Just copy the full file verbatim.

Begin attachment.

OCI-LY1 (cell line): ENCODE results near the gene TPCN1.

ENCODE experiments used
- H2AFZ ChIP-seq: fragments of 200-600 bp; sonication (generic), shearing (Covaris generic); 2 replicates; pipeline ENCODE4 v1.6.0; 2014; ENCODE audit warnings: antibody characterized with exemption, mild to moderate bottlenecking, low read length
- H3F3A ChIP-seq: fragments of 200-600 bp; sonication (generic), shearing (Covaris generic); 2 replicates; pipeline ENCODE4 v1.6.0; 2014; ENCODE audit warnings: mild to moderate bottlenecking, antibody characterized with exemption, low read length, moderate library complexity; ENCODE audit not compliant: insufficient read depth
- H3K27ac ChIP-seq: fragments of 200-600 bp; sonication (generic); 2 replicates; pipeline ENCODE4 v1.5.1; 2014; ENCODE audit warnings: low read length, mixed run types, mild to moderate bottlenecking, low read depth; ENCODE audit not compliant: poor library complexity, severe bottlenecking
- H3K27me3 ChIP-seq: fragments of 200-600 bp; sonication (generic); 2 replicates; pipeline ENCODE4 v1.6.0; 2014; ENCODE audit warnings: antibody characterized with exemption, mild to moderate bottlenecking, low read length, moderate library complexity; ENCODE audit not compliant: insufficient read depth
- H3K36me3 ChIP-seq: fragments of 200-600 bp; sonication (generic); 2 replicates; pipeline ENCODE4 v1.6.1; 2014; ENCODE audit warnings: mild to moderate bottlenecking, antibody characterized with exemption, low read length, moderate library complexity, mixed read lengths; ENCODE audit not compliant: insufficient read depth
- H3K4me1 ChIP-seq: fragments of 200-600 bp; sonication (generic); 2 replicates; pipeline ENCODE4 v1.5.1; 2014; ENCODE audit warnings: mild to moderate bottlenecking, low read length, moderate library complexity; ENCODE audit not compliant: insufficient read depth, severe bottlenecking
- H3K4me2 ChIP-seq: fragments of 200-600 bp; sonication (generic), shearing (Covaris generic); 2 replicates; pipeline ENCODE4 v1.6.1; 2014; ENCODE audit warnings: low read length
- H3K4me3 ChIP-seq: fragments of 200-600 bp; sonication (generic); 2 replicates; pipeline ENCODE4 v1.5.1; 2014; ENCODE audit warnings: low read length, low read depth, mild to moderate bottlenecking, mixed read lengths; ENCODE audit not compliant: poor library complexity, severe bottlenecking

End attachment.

OCI-LY1 (cell line): ENCODE results near the gene TPCN1.

ENCODE experiments used
- H2AFZ ChIP-seq: fragments of 200-600 bp; sonication (generic), shearing (Covaris generic); 2 replicates; pipeline ENCODE4 v1.6.0; 2014; ENCODE audit warnings: antibody characterized with exemption, mild to moderate bottlenecking, low read length
- H3F3A ChIP-seq: fragments of 200-600 bp; sonication (generic), shearing (Covaris generic); 2 replicates; pipeline ENCODE4 v1.6.0; 2014; ENCODE audit warnings: mild to moderate bottlenecking, antibody characterized with exemption, low read length, moderate library complexity; ENCODE audit not compliant: insufficient read depth
- H3K27ac ChIP-seq: fragments of 200-600 bp; sonication (generic); 2 replicates; pipeline ENCODE4 v1.5.1; 2014; ENCODE audit warnings: low read length, mixed run types, mild to moderate bottlenecking, low read depth; ENCODE audit not compliant: poor library complexity, severe bottlenecking
- H3K27me3 ChIP-seq: fragments of 200-600 bp; sonication (generic); 2 replicates; pipeline ENCODE4 v1.6.0; 2014; ENCODE audit warnings: antibody characterized with exemption, mild to moderate bottlenecking, low read length, moderate library complexity; ENCODE audit not compliant: insufficient read depth
- H3K36me3 ChIP-seq: fragments of 200-600 bp; sonication (generic); 2 replicates; pipeline ENCODE4 v1.6.1; 2014; ENCODE audit warnings: mild to moderate bottlenecking, antibody characterized with exemption, low read length, moderate library complexity, mixed read lengths; ENCODE audit not compliant: insufficient read depth
- H3K4me1 ChIP-seq: fragments of 200-600 bp; sonication (generic); 2 replicates; pipeline ENCODE4 v1.5.1; 2014; ENCODE audit warnings: mild to moderate bottlenecking, low read length, moderate library complexity; ENCODE audit not compliant: insufficient read depth, severe bottlenecking
- H3K4me2 ChIP-seq: fragments of 200-600 bp; sonication (generic), shearing (Covaris generic); 2 replicates; pipeline ENCODE4 v1.6.1; 2014; ENCODE audit warnings: low read length
- H3K4me3 ChIP-seq: fragments of 200-600 bp; sonication (generic); 2 replicates; pipeline ENCODE4 v1.5.1; 2014; ENCODE audit warnings: low read length, low read depth, mild to moderate bottlenecking, mixed read lengths; ENCODE audit not compliant: poor library complexity, severe bottlenecking